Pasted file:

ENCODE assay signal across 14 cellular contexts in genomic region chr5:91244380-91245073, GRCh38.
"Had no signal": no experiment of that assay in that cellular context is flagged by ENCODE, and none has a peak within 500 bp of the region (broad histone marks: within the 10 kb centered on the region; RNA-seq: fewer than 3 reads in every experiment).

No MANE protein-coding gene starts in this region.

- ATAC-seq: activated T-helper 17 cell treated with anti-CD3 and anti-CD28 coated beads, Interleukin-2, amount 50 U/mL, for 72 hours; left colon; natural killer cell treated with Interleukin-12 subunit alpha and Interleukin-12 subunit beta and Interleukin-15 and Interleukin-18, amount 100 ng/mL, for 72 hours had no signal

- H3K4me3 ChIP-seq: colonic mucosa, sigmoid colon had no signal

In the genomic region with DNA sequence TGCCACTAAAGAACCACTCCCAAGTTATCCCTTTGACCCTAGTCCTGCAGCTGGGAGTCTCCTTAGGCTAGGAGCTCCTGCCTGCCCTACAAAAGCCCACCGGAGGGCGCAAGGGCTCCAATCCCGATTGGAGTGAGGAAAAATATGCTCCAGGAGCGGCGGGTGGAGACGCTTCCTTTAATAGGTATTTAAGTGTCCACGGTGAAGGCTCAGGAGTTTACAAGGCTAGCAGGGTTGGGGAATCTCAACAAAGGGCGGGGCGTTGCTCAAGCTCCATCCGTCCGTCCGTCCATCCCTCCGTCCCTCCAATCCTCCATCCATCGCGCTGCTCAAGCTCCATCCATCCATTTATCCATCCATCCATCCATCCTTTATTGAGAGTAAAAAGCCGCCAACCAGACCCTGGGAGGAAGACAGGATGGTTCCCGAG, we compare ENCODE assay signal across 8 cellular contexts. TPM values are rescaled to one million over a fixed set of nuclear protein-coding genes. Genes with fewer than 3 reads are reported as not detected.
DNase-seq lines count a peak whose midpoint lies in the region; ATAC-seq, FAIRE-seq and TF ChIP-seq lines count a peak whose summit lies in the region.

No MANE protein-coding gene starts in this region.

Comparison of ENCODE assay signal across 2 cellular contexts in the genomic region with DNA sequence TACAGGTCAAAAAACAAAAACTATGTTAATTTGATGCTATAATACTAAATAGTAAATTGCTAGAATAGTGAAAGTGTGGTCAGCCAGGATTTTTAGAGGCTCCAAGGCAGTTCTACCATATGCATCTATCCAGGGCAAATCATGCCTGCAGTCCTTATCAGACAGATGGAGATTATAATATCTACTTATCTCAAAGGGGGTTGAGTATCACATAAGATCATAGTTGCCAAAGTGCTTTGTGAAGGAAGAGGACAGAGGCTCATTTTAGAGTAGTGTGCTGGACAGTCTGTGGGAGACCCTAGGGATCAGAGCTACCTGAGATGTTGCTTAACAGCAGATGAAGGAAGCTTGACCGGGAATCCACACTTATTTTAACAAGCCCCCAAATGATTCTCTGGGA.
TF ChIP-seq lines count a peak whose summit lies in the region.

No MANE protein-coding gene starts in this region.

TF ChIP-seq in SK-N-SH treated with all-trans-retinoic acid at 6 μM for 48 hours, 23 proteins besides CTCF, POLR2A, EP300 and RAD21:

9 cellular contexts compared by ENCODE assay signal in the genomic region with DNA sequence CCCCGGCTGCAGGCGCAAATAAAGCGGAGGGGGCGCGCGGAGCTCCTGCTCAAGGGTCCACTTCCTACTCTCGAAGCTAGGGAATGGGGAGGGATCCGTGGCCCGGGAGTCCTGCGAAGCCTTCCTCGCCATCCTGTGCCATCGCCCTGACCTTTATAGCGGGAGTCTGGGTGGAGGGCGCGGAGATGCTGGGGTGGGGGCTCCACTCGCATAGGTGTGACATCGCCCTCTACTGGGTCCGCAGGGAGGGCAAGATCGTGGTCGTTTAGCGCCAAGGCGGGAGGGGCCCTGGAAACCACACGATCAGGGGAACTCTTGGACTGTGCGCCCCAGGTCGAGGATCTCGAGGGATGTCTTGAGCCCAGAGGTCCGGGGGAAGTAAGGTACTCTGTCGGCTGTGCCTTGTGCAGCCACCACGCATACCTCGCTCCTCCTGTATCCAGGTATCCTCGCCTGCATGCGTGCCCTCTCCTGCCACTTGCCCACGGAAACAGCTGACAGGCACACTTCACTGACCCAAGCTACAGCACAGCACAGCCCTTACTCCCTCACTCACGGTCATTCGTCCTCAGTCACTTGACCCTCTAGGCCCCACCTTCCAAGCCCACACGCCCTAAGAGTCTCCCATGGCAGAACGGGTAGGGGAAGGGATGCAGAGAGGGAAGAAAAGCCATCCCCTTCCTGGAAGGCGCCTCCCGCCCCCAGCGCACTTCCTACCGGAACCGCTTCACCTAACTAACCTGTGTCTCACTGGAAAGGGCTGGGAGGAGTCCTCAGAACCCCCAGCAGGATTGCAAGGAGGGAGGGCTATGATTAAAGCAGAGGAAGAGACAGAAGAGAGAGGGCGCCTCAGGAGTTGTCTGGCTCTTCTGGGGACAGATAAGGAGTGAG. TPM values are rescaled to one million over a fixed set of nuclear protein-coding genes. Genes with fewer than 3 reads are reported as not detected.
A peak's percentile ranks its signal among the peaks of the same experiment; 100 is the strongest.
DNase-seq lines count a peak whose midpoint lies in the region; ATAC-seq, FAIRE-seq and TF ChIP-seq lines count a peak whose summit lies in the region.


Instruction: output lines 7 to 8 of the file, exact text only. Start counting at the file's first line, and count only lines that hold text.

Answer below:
DNase-seq lines count a peak whose midpoint lies in the region; ATAC-seq, FAIRE-seq and TF ChIP-seq lines count a peak whose summit lies in the region.

No MANE protein-coding gene starts in this region.